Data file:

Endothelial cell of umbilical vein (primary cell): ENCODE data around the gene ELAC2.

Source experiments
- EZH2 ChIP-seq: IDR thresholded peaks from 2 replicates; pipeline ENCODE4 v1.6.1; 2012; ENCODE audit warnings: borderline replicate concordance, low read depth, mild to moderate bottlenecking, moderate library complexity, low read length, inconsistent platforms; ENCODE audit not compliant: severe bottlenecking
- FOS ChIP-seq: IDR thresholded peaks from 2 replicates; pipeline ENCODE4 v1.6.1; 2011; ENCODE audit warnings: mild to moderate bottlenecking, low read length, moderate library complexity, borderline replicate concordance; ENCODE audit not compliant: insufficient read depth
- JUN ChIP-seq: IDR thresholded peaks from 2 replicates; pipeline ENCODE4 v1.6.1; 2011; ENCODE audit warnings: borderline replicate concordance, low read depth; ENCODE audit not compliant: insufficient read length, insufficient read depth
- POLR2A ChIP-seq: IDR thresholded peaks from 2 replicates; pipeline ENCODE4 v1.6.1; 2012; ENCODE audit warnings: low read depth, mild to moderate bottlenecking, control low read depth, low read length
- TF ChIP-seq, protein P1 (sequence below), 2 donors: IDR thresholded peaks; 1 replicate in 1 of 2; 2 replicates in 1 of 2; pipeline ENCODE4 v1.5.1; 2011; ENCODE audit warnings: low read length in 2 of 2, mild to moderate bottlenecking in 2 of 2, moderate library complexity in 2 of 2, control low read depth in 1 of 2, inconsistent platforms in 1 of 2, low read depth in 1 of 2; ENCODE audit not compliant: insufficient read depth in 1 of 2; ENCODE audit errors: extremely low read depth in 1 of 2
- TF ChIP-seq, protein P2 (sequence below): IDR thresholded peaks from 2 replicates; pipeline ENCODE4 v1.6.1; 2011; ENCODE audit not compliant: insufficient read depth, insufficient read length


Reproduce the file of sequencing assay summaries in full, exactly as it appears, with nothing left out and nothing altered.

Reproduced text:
Endothelial cell of umbilical vein (primary cell): ENCODE data around the gene ELAC2.

Source experiments
- EZH2 ChIP-seq: IDR thresholded peaks from 2 replicates; pipeline ENCODE4 v1.6.1; 2012; ENCODE audit warnings: borderline replicate concordance, low read depth, mild to moderate bottlenecking, moderate library complexity, low read length, inconsistent platforms; ENCODE audit not compliant: severe bottlenecking
- FOS ChIP-seq: IDR thresholded peaks from 2 replicates; pipeline ENCODE4 v1.6.1; 2011; ENCODE audit warnings: mild to moderate bottlenecking, low read length, moderate library complexity, borderline replicate concordance; ENCODE audit not compliant: insufficient read depth
- JUN ChIP-seq: IDR thresholded peaks from 2 replicates; pipeline ENCODE4 v1.6.1; 2011; ENCODE audit warnings: borderline replicate concordance, low read depth; ENCODE audit not compliant: insufficient read length, insufficient read depth
- POLR2A ChIP-seq: IDR thresholded peaks from 2 replicates; pipeline ENCODE4 v1.6.1; 2012; ENCODE audit warnings: low read depth, mild to moderate bottlenecking, control low read depth, low read length
- TF ChIP-seq, protein P1 (sequence below), 2 donors: IDR thresholded peaks; 1 replicate in 1 of 2; 2 replicates in 1 of 2; pipeline ENCODE4 v1.5.1; 2011; ENCODE audit warnings: low read length in 2 of 2, mild to moderate bottlenecking in 2 of 2, moderate library complexity in 2 of 2, control low read depth in 1 of 2, inconsistent platforms in 1 of 2, low read depth in 1 of 2; ENCODE audit not compliant: insufficient read depth in 1 of 2; ENCODE audit errors: extremely low read depth in 1 of 2
- TF ChIP-seq, protein P2 (sequence below): IDR thresholded peaks from 2 replicates; pipeline ENCODE4 v1.6.1; 2011; ENCODE audit not compliant: insufficient read depth, insufficient read length